This is a common misconception when you think about the Korean government recruiting qualified teachers from all over the world to teach English to public school students.
Teachers also believe there will be a smooth transition into their teaching job. Over all, we’ve heard teachers say over and over again that it’s wrong to assume anything when you move abroad. Everything is different and nothing will be as you expected.
Too many unchecked ambitions and assumptions are a rookie mistake. Try to go with the flow and be open and adaptable to your new job. It’s a challenge for everyone. You’re not alone in how you are feeling.
Rookie Teaching Mistakes – Lesson Planning
Teacher Willyn says: “When I started at my school, I thought my co-teachers and I would take the time to lesson plan together. I thought we would share ideas and teach together effortlessly.”
Often, expectations with teachers do not match reality. It’s important to listen to your co-teachers and let them take the lead since they have the experience in Korean schools.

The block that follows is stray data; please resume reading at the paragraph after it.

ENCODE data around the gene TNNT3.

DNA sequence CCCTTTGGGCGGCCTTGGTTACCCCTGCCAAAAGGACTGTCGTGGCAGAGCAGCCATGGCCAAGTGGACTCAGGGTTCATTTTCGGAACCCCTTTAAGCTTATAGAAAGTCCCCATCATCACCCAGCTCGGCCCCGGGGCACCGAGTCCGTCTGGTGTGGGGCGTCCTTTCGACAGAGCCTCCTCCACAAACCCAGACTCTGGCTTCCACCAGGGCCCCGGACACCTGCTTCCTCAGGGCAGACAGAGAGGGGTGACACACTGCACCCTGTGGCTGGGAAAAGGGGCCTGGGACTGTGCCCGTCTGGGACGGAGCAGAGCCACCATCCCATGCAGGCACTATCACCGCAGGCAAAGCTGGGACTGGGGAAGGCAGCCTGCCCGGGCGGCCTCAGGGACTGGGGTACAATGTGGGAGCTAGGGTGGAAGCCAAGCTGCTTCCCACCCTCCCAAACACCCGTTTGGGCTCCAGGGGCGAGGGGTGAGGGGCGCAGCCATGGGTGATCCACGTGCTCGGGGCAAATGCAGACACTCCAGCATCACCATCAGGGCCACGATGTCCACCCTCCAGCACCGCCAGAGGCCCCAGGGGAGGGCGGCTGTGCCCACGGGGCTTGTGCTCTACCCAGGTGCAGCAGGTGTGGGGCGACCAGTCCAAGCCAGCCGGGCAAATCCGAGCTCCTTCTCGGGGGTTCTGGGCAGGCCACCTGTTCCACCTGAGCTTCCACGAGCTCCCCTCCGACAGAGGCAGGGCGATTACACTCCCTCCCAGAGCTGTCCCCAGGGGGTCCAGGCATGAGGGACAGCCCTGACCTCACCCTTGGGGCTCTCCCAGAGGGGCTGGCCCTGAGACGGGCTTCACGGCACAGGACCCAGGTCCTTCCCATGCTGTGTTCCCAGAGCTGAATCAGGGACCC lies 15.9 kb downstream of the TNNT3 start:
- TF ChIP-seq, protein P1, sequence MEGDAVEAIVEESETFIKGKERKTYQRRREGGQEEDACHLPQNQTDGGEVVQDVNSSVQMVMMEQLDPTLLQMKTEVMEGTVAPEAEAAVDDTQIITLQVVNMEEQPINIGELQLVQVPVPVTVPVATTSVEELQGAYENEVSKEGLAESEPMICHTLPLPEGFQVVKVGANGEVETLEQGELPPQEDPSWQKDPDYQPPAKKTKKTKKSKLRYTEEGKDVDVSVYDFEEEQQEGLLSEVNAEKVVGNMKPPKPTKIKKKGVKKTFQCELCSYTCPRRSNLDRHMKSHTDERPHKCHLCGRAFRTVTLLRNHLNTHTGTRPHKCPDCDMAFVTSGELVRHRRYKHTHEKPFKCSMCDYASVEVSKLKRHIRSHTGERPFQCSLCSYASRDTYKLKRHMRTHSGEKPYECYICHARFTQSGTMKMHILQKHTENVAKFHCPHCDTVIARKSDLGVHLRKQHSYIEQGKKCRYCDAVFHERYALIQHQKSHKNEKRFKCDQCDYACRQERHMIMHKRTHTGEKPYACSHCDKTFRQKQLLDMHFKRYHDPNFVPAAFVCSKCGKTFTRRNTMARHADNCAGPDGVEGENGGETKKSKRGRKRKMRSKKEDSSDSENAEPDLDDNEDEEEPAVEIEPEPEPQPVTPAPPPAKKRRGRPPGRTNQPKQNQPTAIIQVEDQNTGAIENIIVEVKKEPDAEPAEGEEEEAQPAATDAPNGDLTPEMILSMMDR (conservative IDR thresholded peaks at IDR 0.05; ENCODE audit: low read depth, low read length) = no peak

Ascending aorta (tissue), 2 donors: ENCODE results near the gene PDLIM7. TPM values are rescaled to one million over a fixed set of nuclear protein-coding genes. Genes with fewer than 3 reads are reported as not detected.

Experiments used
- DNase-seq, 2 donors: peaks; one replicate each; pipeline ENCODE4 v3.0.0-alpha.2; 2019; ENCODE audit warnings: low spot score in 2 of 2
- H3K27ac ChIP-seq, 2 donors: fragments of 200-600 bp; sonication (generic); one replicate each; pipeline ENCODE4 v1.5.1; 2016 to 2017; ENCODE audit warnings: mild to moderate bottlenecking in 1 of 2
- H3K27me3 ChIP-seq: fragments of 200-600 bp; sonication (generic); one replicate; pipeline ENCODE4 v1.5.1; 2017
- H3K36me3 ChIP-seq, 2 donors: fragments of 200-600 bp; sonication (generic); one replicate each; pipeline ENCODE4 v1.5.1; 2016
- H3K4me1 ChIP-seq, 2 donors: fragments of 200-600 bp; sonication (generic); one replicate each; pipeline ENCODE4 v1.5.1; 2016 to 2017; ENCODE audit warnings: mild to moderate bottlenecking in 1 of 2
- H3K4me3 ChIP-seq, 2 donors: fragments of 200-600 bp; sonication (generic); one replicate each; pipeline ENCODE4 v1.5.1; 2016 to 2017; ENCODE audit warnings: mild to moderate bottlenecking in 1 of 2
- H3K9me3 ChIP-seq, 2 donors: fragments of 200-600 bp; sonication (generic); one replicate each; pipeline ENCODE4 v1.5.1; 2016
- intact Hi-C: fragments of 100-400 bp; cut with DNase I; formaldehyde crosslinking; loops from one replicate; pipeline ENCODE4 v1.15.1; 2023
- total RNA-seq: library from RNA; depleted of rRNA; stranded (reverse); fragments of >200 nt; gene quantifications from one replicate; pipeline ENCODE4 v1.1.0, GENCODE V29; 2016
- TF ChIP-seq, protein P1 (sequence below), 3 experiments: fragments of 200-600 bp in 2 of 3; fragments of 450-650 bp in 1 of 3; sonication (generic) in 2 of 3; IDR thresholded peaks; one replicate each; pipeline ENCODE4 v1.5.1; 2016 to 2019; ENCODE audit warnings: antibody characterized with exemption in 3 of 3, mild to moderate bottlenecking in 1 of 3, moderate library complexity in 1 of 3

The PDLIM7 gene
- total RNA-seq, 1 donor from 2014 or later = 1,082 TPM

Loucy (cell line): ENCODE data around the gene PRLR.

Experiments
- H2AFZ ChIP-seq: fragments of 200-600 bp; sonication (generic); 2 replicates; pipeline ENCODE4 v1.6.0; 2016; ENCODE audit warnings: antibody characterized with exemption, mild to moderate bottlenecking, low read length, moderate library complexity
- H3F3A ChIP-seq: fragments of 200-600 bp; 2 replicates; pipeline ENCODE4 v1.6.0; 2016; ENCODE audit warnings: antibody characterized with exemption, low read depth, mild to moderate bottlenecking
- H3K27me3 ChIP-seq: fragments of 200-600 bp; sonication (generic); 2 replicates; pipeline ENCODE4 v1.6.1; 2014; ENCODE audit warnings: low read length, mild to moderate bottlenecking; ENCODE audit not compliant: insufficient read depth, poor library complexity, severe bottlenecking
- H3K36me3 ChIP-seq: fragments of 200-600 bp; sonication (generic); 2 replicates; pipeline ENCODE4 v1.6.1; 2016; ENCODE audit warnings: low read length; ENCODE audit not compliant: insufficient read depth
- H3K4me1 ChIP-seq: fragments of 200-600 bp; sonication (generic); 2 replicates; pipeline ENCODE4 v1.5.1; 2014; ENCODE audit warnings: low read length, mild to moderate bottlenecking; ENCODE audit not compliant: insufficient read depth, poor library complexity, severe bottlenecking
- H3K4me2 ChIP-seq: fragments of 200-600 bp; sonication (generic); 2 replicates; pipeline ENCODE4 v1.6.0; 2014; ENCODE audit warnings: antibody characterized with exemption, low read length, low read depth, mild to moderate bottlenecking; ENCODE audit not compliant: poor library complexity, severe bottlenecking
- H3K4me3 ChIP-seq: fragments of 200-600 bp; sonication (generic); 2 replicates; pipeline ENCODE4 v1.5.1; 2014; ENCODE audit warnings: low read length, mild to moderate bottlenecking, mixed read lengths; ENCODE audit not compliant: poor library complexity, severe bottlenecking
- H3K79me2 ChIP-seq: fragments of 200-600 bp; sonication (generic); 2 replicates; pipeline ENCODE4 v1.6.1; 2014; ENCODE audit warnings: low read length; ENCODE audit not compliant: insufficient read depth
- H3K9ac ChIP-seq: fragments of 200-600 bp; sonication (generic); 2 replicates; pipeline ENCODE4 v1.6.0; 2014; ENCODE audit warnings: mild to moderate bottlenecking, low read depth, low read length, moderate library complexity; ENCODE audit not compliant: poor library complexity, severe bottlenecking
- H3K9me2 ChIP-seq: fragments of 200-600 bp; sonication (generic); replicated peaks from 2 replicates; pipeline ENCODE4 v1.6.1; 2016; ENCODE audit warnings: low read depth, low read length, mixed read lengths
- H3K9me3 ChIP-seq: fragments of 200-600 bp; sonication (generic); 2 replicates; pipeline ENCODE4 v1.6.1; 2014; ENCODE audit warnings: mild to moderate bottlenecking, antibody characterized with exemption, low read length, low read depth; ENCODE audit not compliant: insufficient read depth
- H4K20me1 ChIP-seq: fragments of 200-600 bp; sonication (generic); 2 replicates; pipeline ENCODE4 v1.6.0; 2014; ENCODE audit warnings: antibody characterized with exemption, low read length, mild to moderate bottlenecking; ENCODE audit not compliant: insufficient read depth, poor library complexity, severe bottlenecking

It’s common to ask questions, but asking too many questions when you first start a new job can create endless awkward moments between Korean teachers and foreign teachers.
If your Korean co-teacher asks you to do something, it’s best to do it until you’ve been in your job for a few months and have a better idea of how you’re going to be working in the class.
In Korea, teachers demonstrate teaching through action. Do what is assigned first. Once you have gotten to know your colleagues and you have a better understanding of their teaching style and language abilities, then you can move into creating some new ideas for you to use together.
Rookie Teaching Mistakes – Never Asking for Feedback
It’s very rare for schools to offer feedback to new teachers unless you ask for it. Asking for feedback is a foreign concept in Asia in general, and this is often compounded by the fact that teachers don’t think to ask how they can improve in the classroom.
Asking for feedback is valuable to all of us in so many ways. It helps us improve our teaching and makes life easier for us in the classroom. Don’t be afraid to ask your colleagues for help or for tips on improvement.
The concept of constructive criticism in Asia is murky. This is a topic I discuss with all new teachers because it’s an important one. We’re used to receiving constructive criticism in western cultures.